You may think you have a hard job, but imagine this item on your to-do list: saving Earth from nonexistence. It sounds like a task worthy of Superman, but it has fallen instead to computational astrophysicists like Mordecai-Mark Mac Low of the American Museum of Natural History to make sure our planet is spared oblivion — or at least virtual oblivion in numerical simulations.
Mac Low’s challenge stems from a key mystery in our current picture of how planets are formed. It’s long been thought that Earth coalesced from a gaseous disk swirling around the Sun. Strong support for the idea comes from the numerous examples of disks that have been spotted elsewhere in the Milky Way. Yet the mathematics that describes such systems reveals a disturbing paradox: the gravitational pull of a disk can steal orbital energy away from a planet as it's forming. Instead of maintaining a safe and steady orbit, the equations suggest the young Earth should have been locked in a death spiral that sent it plunging into the Sun.
There is, of course, some compelling evidence to the contrary. "We're still here!" says Mac Low.
Now, together with collaborators Wladimir Lyra and Simje-Jan Paardekooper, Mac Low has apparently found a loophole that allows planets like Earth to survive their origins.
The problem is decades old, but it became a front-burner issue once astronomers began discovering “hot Jupiters” in orbit around other stars. Such planets are massive gas giants like those in the outer solar system. Yet they are in extremely tight orbits that keep them much closer to their stars than Mercury is to our Sun. Since gas giants cannot form naturally in such orbits, they had to have shifted there after forming farther out.
"Classic theory shows that planets can migrate quickly inward," says Mac Low. The question then becomes, how did Earth avoid this fate?
Building on previous work, the team developed a new series of simulations of planet formation that include the subtle effects of temperature and entropy variations within the gas disk. Prior simulations assumed that temperatures fall smoothly with increasing radius from the Sun. But because the midplane of the disk is opaque, says Mac Low, heat cannot be easily radiated away and more abrupt temperature differences can arise. This, in turn, can have a profound effect on how the gas disk pulls on a planet in a particular orbit. It means, he says, "Both the strength and the direction of the planet’s migration can change."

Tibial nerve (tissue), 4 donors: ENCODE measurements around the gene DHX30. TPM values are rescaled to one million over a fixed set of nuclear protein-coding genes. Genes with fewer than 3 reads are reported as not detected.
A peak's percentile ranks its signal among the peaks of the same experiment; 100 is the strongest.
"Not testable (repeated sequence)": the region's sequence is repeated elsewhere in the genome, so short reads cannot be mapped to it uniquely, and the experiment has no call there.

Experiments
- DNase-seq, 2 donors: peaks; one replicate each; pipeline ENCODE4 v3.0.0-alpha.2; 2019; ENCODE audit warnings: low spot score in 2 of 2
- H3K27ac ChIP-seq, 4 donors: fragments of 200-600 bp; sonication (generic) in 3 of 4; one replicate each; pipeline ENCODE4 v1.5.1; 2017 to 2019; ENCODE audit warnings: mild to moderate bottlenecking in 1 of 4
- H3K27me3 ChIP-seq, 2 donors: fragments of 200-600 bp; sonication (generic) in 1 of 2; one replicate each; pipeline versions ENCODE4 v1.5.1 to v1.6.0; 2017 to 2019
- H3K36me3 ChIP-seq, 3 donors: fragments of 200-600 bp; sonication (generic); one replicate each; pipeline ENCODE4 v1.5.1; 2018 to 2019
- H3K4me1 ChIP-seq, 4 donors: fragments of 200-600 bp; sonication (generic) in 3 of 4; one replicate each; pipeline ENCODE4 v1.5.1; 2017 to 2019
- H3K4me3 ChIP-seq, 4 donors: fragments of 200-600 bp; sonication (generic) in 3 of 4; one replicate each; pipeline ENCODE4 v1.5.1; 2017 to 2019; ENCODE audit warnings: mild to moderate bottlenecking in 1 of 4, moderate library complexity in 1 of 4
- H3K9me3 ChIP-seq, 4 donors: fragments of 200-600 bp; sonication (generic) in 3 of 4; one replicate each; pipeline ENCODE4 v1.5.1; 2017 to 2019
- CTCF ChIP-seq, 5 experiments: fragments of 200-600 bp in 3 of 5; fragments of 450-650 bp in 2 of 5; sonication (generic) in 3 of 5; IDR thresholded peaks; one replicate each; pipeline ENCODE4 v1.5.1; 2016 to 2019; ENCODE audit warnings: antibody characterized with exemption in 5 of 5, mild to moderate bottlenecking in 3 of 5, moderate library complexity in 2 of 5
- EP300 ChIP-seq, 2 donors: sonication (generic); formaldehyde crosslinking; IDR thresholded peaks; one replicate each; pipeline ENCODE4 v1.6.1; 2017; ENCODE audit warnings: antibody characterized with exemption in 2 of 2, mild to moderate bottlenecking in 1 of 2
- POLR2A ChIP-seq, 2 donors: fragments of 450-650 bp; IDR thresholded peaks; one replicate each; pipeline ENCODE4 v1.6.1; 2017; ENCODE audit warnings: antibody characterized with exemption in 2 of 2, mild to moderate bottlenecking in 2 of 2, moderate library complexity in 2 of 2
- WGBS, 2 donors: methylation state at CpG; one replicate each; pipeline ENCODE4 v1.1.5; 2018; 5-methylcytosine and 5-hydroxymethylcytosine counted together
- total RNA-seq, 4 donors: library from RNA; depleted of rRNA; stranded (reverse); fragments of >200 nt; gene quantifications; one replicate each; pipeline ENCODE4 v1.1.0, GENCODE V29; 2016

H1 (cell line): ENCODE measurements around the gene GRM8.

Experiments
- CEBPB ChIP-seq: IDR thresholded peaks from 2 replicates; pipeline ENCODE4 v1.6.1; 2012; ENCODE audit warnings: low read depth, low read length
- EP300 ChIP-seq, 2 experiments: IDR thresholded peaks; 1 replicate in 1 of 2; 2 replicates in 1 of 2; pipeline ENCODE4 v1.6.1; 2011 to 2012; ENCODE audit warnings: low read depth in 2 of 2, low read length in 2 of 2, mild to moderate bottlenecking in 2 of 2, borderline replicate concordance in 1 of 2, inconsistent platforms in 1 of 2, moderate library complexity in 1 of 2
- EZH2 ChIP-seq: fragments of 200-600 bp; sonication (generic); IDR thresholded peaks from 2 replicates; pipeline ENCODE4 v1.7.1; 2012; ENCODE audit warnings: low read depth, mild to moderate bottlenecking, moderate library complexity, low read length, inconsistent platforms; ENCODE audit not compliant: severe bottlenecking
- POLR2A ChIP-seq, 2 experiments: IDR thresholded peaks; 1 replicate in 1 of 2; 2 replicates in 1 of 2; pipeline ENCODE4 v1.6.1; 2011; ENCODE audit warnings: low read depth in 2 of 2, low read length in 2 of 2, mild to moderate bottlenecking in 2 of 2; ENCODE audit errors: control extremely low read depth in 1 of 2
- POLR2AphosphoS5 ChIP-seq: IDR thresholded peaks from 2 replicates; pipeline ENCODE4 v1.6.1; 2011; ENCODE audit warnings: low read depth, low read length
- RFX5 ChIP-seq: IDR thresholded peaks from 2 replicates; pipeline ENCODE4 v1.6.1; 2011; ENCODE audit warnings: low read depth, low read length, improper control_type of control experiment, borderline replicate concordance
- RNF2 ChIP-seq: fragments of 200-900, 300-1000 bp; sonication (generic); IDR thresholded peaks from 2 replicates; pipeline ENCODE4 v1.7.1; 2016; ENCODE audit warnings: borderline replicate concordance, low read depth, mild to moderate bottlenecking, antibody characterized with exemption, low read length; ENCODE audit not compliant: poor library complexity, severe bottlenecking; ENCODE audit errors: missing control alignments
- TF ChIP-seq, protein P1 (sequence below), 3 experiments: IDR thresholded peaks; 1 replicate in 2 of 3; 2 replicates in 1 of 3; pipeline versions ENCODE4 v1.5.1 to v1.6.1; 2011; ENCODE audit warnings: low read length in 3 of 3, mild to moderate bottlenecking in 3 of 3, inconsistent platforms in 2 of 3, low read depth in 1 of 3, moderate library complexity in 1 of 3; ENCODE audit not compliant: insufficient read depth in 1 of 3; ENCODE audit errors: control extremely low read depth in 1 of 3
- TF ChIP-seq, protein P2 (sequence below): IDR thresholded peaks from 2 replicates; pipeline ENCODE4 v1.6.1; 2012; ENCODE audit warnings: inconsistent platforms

The simplest version of planet migration is based on the fact that massive objects moving within a gas disk — the progenitor of Earth, for example — will generate spiral ripples in the disk that, in turn, pull on the planet. The outward ripple has the larger effect, which drags on the planet, causes it to lose energy, and drop to a lower orbit.
Temperature variations can complicate this picture, particularly when it comes to gas that’s in nearly the same orbital radius as the coalescing planet. Such gas is thought to move in "horseshoe orbits" with respect to the planet, alternately falling behind and moving ahead as it interacts with the planet's gravity. This back and forth motion leads to the compression of gas in some areas. Since gas compressibility depends on temperature, temperature differences play a key role in dictating how the gas influences the planet and, ultimately, where the planet migrates.
The new simulations show that at certain locations within in the disk, the usual inward migration can be stalled or even reversed. In the end, says Mac Low, the planet shifts to an orbit where the forces of inward and outward migration are balanced. The planet is effectively “dropped off” into a stable orbit, where it remains long after the gas disk dissipates and the forces that shaped the planet’s orbit disappear.
The end point of the simulations is a result that looks comfortingly like our kind of solar system. Of course, even more comforting would be if the Kepler mission manages to find several more solar systems like our own in the next few years to verify that our survival is not just a crazy cosmic fluke.
As Andrew Youdin, of the Canadian Institute for Theoretical Astrophysics puts it: “While theory seem to offer unlimited possibilities for planet migration, the hope is that the detection of ever larger numbers of exoplanets — both near and far from their host sars over a range of mass — will impose tighter constraints on the imaginations of theorists.”
Amen. Meanwhile, if you’ve been lying awake lately wondering why we’re here you can probably rest easy.
On the other hand, if you’re wondering why some solar systems lead to hot Jupiters and some don’t, well . . . perhaps you’d better put the coffee on.
Ivan Semeniuk is host of the podcast The Universe in Mind and a science journalist in residence at the Dunlap Institute for Astronomy and Astrophysics, University of Toronto.